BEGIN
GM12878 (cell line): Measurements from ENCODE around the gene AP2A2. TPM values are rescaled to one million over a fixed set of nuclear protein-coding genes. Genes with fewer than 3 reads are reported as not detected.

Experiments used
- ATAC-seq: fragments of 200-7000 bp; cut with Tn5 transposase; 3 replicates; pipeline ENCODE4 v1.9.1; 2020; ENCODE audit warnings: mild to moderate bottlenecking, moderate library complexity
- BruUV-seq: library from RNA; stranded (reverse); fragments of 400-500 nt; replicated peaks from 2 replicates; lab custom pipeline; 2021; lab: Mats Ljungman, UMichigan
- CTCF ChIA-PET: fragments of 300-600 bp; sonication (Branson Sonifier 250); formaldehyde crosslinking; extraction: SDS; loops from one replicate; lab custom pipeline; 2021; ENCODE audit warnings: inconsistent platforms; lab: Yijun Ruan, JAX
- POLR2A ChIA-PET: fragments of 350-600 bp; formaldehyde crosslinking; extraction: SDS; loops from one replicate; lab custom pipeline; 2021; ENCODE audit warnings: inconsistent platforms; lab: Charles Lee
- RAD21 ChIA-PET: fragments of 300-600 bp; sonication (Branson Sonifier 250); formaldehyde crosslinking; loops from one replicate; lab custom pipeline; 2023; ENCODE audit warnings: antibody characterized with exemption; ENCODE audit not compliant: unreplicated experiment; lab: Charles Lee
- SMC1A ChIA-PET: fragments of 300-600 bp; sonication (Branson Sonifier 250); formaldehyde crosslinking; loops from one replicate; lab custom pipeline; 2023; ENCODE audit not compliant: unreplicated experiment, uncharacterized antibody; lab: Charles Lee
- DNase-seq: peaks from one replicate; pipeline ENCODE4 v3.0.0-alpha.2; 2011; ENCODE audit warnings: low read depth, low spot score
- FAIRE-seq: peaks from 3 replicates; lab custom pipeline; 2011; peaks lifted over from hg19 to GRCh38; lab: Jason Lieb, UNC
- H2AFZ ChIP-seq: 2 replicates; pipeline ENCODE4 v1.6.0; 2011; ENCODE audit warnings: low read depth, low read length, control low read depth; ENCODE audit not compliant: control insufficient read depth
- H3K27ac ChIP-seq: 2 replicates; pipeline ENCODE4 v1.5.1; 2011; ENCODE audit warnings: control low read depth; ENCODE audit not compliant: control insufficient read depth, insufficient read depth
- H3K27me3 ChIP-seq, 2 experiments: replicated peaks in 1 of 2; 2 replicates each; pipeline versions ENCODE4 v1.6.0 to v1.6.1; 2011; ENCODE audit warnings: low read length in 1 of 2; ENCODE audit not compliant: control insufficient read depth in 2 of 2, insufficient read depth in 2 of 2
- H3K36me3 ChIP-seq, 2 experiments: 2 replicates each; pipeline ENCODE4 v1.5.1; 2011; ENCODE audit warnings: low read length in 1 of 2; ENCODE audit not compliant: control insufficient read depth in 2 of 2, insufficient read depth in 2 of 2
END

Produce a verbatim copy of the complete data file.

GM12878 (cell line): Measurements from ENCODE around the gene AP2A2. TPM values are rescaled to one million over a fixed set of nuclear protein-coding genes. Genes with fewer than 3 reads are reported as not detected.

Experiments used
- ATAC-seq: fragments of 200-7000 bp; cut with Tn5 transposase; 3 replicates; pipeline ENCODE4 v1.9.1; 2020; ENCODE audit warnings: mild to moderate bottlenecking, moderate library complexity
- BruUV-seq: library from RNA; stranded (reverse); fragments of 400-500 nt; replicated peaks from 2 replicates; lab custom pipeline; 2021; lab: Mats Ljungman, UMichigan
- CTCF ChIA-PET: fragments of 300-600 bp; sonication (Branson Sonifier 250); formaldehyde crosslinking; extraction: SDS; loops from one replicate; lab custom pipeline; 2021; ENCODE audit warnings: inconsistent platforms; lab: Yijun Ruan, JAX
- POLR2A ChIA-PET: fragments of 350-600 bp; formaldehyde crosslinking; extraction: SDS; loops from one replicate; lab custom pipeline; 2021; ENCODE audit warnings: inconsistent platforms; lab: Charles Lee
- RAD21 ChIA-PET: fragments of 300-600 bp; sonication (Branson Sonifier 250); formaldehyde crosslinking; loops from one replicate; lab custom pipeline; 2023; ENCODE audit warnings: antibody characterized with exemption; ENCODE audit not compliant: unreplicated experiment; lab: Charles Lee
- SMC1A ChIA-PET: fragments of 300-600 bp; sonication (Branson Sonifier 250); formaldehyde crosslinking; loops from one replicate; lab custom pipeline; 2023; ENCODE audit not compliant: unreplicated experiment, uncharacterized antibody; lab: Charles Lee
- DNase-seq: peaks from one replicate; pipeline ENCODE4 v3.0.0-alpha.2; 2011; ENCODE audit warnings: low read depth, low spot score
- FAIRE-seq: peaks from 3 replicates; lab custom pipeline; 2011; peaks lifted over from hg19 to GRCh38; lab: Jason Lieb, UNC
- H2AFZ ChIP-seq: 2 replicates; pipeline ENCODE4 v1.6.0; 2011; ENCODE audit warnings: low read depth, low read length, control low read depth; ENCODE audit not compliant: control insufficient read depth
- H3K27ac ChIP-seq: 2 replicates; pipeline ENCODE4 v1.5.1; 2011; ENCODE audit warnings: control low read depth; ENCODE audit not compliant: control insufficient read depth, insufficient read depth
- H3K27me3 ChIP-seq, 2 experiments: replicated peaks in 1 of 2; 2 replicates each; pipeline versions ENCODE4 v1.6.0 to v1.6.1; 2011; ENCODE audit warnings: low read length in 1 of 2; ENCODE audit not compliant: control insufficient read depth in 2 of 2, insufficient read depth in 2 of 2
- H3K36me3 ChIP-seq, 2 experiments: 2 replicates each; pipeline ENCODE4 v1.5.1; 2011; ENCODE audit warnings: low read length in 1 of 2; ENCODE audit not compliant: control insufficient read depth in 2 of 2, insufficient read depth in 2 of 2